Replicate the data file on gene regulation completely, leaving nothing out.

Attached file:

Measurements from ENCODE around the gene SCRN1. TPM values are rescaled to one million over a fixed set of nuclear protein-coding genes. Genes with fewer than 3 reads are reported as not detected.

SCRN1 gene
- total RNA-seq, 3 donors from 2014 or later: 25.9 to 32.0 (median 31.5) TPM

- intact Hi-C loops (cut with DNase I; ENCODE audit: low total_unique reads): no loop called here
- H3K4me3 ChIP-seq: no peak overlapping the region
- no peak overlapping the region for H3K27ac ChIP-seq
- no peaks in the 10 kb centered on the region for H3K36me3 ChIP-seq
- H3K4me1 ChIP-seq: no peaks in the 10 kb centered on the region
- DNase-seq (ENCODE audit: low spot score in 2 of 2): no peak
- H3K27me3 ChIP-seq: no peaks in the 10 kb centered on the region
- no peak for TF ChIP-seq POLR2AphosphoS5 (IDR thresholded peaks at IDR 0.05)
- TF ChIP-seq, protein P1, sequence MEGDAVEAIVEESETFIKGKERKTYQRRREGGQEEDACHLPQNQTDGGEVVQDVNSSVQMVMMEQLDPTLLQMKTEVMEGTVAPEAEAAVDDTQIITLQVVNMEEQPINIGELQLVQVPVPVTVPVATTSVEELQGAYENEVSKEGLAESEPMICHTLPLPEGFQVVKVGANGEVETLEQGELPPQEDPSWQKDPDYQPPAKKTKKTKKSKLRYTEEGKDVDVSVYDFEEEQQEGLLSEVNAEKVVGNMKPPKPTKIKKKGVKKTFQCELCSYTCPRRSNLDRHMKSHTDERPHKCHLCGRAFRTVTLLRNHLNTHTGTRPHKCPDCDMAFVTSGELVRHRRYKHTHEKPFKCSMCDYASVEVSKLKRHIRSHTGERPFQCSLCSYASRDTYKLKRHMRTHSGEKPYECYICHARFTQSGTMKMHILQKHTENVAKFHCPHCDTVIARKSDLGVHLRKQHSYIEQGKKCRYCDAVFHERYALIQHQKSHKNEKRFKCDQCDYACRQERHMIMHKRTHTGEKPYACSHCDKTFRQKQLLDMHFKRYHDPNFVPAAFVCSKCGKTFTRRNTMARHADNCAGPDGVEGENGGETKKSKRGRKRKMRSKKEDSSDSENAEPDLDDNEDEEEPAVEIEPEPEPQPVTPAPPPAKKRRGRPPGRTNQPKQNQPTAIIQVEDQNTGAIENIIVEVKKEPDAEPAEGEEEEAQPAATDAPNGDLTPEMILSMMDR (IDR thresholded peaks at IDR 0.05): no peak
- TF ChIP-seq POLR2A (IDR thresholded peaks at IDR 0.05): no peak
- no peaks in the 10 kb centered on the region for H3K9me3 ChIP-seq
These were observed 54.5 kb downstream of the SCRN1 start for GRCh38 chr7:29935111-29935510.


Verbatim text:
Measurements from ENCODE around the gene SCRN1. TPM values are rescaled to one million over a fixed set of nuclear protein-coding genes. Genes with fewer than 3 reads are reported as not detected.

SCRN1 gene
- total RNA-seq, 3 donors from 2014 or later: 25.9 to 32.0 (median 31.5) TPM

- intact Hi-C loops (cut with DNase I; ENCODE audit: low total_unique reads): no loop called here
- H3K4me3 ChIP-seq: no peak overlapping the region
- no peak overlapping the region for H3K27ac ChIP-seq
- no peaks in the 10 kb centered on the region for H3K36me3 ChIP-seq
- H3K4me1 ChIP-seq: no peaks in the 10 kb centered on the region
- DNase-seq (ENCODE audit: low spot score in 2 of 2): no peak
- H3K27me3 ChIP-seq: no peaks in the 10 kb centered on the region
- no peak for TF ChIP-seq POLR2AphosphoS5 (IDR thresholded peaks at IDR 0.05)
- TF ChIP-seq, protein P1, sequence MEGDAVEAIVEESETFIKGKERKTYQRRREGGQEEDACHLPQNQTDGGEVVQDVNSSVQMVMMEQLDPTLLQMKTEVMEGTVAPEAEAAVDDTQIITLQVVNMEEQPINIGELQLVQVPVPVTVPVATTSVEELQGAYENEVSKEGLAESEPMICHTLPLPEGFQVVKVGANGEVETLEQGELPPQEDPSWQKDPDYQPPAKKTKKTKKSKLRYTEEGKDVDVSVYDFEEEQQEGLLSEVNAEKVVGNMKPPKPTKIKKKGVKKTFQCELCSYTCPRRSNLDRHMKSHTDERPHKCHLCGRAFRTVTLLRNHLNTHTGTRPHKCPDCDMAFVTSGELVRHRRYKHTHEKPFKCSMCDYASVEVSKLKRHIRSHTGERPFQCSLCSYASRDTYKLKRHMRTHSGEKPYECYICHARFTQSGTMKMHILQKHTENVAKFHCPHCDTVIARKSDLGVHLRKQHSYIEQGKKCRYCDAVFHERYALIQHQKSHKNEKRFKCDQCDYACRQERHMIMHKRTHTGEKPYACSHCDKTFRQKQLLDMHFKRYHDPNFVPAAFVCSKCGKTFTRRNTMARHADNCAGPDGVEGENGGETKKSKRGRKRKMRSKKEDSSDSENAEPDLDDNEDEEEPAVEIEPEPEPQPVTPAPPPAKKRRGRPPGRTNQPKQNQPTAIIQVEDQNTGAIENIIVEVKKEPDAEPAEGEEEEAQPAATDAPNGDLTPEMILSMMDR (IDR thresholded peaks at IDR 0.05): no peak
- TF ChIP-seq POLR2A (IDR thresholded peaks at IDR 0.05): no peak
- no peaks in the 10 kb centered on the region for H3K9me3 ChIP-seq
These were observed 54.5 kb downstream of the SCRN1 start for GRCh38 chr7:29935111-29935510.